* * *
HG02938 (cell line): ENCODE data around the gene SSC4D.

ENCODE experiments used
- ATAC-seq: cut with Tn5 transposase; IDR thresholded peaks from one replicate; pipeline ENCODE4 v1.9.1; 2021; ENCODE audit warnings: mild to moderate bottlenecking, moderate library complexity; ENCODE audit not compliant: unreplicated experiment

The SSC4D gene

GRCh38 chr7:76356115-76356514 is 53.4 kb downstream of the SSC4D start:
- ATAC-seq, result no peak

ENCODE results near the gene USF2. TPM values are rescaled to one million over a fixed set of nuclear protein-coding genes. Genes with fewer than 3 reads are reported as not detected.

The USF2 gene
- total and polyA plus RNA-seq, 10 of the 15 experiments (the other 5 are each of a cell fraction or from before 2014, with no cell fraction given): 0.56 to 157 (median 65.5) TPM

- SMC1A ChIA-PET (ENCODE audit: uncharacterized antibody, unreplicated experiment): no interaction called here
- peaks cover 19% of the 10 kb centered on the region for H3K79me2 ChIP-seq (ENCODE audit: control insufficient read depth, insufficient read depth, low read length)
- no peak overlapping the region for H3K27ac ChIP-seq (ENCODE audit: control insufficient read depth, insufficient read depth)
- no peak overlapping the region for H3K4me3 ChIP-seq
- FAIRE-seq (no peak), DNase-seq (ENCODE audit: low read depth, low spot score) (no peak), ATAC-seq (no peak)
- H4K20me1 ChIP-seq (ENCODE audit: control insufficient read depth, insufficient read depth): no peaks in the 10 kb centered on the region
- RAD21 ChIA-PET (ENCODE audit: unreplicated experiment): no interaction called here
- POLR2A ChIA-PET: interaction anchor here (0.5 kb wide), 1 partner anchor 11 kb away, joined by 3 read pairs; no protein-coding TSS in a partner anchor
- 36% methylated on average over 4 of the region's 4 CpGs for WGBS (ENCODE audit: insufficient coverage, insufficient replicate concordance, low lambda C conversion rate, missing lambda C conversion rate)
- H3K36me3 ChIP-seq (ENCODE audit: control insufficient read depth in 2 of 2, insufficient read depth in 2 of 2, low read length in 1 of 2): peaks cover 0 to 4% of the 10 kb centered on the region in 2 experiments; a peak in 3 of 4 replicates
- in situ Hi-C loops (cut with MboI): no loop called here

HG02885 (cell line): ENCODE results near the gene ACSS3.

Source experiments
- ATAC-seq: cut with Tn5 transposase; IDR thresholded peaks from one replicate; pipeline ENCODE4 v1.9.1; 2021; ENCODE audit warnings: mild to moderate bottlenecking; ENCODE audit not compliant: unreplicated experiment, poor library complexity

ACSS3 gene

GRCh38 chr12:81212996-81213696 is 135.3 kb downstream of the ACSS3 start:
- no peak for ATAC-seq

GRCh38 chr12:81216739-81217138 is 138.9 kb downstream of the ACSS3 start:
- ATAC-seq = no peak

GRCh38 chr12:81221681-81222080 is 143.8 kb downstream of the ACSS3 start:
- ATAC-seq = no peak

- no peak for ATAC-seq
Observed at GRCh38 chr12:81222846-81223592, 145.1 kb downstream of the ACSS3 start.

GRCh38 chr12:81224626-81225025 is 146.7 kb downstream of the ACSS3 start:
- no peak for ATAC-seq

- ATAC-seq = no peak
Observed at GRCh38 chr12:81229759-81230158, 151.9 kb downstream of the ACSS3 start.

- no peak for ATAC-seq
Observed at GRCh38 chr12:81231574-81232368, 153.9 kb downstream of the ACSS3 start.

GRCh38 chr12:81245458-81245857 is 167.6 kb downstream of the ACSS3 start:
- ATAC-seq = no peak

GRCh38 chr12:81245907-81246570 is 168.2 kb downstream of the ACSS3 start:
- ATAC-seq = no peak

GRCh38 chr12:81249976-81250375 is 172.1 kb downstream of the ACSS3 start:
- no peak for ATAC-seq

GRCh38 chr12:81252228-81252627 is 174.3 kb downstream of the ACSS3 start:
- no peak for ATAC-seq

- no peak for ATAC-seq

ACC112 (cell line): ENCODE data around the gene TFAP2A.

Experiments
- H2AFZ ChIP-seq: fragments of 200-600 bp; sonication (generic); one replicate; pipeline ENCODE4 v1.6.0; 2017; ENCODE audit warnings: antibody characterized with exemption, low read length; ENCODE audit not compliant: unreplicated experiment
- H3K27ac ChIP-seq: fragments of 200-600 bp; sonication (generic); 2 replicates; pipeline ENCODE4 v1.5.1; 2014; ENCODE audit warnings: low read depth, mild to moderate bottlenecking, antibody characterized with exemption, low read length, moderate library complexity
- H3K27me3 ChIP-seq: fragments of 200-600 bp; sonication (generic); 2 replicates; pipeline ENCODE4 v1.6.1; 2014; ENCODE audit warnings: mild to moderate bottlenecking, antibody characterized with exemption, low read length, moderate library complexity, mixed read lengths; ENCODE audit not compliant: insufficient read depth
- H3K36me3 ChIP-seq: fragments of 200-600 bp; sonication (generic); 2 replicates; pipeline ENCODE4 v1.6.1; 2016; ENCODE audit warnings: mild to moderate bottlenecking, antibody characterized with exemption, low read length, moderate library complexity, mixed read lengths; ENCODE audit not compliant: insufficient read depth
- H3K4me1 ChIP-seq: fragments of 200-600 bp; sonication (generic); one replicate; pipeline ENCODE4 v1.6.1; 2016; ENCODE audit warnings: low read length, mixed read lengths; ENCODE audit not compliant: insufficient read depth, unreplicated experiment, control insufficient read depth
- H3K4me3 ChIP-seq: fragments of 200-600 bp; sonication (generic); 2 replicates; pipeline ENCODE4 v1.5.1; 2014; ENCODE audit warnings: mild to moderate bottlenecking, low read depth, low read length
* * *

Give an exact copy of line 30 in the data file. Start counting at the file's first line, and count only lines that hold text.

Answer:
- ATAC-seq = no peak